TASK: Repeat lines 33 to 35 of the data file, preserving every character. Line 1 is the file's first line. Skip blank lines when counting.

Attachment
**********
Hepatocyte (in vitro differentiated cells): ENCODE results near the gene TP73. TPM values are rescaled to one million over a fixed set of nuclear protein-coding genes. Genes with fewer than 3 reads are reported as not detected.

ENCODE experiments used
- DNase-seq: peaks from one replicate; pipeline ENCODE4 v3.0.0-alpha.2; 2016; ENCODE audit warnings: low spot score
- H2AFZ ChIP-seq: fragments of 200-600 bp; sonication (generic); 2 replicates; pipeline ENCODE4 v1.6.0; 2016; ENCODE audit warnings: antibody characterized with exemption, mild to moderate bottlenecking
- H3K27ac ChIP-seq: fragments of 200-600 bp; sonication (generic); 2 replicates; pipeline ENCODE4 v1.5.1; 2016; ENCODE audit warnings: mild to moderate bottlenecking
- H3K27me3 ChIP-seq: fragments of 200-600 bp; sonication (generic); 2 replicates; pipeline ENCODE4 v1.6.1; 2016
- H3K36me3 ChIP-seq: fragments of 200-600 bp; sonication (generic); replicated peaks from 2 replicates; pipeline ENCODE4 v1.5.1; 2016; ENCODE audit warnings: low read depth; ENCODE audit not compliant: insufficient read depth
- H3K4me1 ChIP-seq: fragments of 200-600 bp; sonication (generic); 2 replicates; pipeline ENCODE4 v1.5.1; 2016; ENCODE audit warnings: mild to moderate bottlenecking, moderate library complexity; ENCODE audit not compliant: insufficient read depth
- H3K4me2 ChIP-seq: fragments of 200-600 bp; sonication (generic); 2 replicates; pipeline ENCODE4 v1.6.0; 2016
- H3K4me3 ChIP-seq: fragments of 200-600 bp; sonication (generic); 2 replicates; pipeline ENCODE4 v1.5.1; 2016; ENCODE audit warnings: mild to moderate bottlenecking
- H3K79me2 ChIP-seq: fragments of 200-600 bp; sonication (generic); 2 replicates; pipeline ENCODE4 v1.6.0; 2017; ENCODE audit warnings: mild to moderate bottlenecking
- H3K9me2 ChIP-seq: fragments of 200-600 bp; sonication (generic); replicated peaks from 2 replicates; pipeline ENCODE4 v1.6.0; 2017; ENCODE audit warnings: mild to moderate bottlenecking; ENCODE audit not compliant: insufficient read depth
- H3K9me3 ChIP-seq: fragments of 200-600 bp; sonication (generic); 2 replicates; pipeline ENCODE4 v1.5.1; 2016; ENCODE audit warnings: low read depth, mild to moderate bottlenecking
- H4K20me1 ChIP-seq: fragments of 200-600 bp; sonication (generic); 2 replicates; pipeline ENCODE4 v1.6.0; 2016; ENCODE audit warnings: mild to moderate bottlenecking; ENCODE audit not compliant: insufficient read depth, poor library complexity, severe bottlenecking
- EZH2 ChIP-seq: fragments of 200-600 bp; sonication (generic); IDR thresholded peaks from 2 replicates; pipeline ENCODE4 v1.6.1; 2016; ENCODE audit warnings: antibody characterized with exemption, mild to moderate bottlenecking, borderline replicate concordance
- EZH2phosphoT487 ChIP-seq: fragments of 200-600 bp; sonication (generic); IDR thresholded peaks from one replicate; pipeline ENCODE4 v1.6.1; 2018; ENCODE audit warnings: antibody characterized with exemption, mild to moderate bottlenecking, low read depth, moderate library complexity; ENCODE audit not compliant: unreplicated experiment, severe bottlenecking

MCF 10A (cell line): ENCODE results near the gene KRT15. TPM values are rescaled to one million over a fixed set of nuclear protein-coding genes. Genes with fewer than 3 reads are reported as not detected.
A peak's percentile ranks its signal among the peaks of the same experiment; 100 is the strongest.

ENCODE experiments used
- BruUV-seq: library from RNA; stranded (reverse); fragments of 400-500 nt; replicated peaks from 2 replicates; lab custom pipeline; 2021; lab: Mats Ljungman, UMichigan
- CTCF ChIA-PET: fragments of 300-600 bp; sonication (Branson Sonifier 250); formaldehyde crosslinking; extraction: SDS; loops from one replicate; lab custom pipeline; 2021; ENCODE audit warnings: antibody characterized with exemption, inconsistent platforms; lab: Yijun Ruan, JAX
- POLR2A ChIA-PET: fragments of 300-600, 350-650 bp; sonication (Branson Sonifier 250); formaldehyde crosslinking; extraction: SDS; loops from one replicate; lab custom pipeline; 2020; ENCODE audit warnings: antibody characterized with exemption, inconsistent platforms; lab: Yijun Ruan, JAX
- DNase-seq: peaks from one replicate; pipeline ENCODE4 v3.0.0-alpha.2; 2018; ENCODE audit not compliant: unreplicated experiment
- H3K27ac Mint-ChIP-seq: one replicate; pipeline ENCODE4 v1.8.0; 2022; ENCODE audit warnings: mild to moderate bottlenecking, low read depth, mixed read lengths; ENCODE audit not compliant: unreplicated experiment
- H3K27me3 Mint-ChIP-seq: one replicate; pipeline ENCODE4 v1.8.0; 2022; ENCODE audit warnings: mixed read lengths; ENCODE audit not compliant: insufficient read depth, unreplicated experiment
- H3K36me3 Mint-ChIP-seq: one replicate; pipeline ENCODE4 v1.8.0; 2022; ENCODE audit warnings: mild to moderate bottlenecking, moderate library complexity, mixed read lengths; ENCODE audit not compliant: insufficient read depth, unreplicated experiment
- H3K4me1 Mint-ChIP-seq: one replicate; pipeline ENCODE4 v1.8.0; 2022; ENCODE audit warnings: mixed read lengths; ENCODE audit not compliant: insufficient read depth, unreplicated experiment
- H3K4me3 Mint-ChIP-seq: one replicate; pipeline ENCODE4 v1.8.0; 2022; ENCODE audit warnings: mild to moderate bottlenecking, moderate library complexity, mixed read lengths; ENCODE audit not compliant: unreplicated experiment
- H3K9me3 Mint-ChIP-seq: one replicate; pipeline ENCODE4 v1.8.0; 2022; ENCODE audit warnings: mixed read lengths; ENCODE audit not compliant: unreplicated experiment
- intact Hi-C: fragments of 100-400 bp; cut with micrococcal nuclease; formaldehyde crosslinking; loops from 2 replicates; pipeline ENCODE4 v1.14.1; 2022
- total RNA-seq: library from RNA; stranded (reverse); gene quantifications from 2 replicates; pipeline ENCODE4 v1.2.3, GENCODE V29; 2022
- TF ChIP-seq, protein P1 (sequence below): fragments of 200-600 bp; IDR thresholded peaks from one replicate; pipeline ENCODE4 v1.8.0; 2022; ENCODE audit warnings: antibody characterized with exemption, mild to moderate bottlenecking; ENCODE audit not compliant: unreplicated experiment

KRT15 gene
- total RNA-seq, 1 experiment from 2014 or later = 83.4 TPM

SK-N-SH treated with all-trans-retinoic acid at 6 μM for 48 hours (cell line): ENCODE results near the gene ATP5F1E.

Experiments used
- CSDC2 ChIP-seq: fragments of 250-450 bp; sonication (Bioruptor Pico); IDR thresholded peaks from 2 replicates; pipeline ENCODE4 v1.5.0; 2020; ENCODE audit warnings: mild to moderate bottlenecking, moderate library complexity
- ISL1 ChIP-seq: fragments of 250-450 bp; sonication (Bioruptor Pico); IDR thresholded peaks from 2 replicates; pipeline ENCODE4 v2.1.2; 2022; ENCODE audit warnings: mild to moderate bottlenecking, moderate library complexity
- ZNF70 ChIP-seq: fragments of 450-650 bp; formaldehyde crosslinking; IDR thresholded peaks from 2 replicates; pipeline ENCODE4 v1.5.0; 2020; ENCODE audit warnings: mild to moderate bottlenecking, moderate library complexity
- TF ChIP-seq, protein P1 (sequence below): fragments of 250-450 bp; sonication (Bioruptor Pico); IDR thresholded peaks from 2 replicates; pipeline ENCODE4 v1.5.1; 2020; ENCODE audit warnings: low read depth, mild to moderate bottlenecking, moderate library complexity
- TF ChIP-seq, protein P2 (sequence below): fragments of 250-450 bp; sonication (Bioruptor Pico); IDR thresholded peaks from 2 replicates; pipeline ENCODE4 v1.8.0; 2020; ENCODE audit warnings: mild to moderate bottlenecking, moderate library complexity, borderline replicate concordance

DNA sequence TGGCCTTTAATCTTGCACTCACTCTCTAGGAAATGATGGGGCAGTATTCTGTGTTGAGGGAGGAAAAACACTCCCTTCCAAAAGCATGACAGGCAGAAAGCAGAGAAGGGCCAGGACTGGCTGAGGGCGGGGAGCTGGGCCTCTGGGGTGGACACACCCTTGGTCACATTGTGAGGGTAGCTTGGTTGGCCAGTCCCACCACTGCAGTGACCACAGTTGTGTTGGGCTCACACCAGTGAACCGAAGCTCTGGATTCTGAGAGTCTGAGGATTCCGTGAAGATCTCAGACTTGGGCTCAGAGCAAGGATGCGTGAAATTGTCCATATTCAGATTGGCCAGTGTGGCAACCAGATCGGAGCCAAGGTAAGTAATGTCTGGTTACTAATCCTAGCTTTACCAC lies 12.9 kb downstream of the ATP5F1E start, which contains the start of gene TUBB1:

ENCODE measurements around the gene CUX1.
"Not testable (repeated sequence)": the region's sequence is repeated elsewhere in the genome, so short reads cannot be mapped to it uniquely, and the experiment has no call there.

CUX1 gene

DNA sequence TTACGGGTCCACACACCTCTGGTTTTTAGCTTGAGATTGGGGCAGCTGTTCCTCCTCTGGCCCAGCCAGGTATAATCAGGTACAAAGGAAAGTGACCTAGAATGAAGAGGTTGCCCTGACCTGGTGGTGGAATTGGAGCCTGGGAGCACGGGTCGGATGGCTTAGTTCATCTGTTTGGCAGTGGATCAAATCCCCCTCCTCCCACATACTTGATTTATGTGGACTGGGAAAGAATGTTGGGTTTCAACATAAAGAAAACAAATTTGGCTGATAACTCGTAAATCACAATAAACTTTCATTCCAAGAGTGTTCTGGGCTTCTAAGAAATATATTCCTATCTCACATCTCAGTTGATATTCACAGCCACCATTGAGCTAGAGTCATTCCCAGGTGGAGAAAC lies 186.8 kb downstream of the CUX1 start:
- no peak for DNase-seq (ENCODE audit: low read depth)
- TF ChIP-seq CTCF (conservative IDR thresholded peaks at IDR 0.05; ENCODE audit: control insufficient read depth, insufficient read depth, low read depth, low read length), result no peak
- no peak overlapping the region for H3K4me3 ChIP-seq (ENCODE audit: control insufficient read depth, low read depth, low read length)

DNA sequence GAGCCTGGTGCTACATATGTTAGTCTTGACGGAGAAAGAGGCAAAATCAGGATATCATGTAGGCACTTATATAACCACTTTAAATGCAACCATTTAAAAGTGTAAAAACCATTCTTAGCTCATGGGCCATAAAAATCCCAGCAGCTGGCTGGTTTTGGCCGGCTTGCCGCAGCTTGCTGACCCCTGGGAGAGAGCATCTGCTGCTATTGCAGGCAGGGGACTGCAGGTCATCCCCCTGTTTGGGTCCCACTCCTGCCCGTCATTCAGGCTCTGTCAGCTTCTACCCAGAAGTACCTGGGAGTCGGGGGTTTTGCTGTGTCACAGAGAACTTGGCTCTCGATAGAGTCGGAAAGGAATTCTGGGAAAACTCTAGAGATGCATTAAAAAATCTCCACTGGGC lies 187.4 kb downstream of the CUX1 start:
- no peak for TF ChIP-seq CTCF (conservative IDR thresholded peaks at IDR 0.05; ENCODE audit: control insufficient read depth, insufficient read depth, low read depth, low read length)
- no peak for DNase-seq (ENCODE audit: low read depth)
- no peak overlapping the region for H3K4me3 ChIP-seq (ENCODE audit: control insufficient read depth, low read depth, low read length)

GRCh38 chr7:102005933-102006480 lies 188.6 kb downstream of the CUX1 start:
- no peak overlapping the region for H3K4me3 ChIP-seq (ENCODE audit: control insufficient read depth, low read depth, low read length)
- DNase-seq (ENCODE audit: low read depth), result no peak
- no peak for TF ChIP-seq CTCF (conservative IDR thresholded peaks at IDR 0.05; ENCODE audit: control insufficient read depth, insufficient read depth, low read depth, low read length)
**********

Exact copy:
KRT15 gene
- total RNA-seq, 1 experiment from 2014 or later = 83.4 TPM

SK-N-SH treated with all-trans-retinoic acid at 6 μM for 48 hours (cell line): ENCODE results near the gene ATP5F1E.